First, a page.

Wednesday, August 13, 2014

So if the police put you in a situation that increases your danger,

then fail to protect you from said danger, they can't claim qualified immunity to protect themselves from charges that they failed to protect you.

Interesting mess.  First part of this covers something that's been noted before:
“As a general matter … a State’s failure to protect an individual against private violence simply does not constitute a violation of the Due Process Clause.” DeShaney v. Winnebago County Dep’t of Social Servs., 489 U.S. 189, 197 (1989). “DeShaney, however, [left] the door open for liability in situations where the state creates a dangerous situation or renders citizens more vulnerable to danger.”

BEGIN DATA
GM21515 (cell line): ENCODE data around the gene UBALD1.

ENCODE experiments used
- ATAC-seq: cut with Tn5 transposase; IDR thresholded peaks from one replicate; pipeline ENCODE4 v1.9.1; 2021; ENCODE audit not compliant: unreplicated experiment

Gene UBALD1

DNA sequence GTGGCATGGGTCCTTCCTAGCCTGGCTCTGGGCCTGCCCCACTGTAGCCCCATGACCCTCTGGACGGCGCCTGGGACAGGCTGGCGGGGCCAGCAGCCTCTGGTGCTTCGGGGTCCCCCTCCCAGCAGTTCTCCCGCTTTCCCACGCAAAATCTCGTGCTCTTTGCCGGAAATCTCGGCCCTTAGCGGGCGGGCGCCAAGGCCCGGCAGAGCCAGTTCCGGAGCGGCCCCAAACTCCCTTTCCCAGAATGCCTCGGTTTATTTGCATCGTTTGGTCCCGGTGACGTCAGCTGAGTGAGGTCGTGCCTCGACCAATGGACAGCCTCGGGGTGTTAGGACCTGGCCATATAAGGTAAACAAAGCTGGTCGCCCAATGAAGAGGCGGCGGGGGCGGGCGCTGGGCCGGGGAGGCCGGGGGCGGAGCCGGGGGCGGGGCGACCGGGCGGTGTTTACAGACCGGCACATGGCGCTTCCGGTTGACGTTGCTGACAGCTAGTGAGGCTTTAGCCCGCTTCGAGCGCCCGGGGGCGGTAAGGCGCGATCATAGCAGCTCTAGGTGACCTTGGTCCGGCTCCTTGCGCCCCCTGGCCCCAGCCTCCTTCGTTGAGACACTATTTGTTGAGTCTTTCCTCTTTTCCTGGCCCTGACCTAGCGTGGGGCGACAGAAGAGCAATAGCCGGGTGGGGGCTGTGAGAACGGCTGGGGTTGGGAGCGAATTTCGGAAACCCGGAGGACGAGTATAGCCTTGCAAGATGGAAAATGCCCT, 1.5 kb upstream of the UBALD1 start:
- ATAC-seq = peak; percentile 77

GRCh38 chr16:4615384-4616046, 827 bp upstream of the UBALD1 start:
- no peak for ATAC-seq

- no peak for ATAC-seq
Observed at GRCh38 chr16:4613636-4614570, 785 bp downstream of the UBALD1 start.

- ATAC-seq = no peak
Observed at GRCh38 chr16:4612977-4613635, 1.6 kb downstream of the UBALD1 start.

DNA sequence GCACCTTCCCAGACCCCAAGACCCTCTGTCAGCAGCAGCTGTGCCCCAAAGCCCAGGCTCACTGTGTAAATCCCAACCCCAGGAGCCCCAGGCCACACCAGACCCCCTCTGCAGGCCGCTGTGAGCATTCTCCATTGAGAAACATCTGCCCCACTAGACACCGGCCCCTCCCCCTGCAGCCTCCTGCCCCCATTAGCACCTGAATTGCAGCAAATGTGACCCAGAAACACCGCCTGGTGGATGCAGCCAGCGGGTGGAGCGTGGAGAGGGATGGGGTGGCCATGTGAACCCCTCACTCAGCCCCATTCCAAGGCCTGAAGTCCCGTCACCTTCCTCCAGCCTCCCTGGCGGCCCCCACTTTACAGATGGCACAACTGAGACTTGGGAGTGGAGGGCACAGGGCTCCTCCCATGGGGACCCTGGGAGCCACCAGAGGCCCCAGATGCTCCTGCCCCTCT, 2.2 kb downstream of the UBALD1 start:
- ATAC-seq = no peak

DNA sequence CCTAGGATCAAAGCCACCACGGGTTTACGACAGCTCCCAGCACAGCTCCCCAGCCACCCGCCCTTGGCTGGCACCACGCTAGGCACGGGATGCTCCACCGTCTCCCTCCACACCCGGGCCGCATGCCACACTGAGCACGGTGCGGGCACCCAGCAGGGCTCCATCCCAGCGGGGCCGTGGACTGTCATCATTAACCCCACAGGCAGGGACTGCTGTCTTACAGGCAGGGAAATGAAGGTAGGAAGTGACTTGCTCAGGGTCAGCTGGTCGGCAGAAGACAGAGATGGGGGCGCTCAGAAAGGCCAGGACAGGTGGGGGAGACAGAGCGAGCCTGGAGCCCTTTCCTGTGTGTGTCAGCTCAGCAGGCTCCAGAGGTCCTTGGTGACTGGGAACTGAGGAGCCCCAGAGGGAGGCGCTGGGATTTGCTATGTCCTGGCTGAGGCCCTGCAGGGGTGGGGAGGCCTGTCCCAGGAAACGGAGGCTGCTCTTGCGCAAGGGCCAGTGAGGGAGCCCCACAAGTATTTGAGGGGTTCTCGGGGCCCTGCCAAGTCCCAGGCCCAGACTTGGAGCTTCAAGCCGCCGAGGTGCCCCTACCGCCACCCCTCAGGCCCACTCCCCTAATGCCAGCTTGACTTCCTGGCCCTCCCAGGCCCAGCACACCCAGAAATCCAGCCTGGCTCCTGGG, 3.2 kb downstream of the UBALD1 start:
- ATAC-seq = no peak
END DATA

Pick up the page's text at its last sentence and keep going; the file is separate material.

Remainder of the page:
Once more, the police have no legal duty to protect YOU from violence.  But, if they put you in danger, or increased danger, they DO have some liability, it seems.

It seems the Chicago PD officers were, ah, let's say maybe not 'indifferent', but 'uncaring':
Accepting the complaint as true, Defendants were recklessly indifferent to Vaughn’s safety. This is not a case where state actors were at worst negligent in protecting an individual from state-created dangers. The combination of ordering Vaughn to drop a stick he intended to use for self-protection and then watching — at a distance of only a few feet — while someone beat him to death with a baseball bat shows a reckless disregard for his life that shocks the conscience….
Think maybe?

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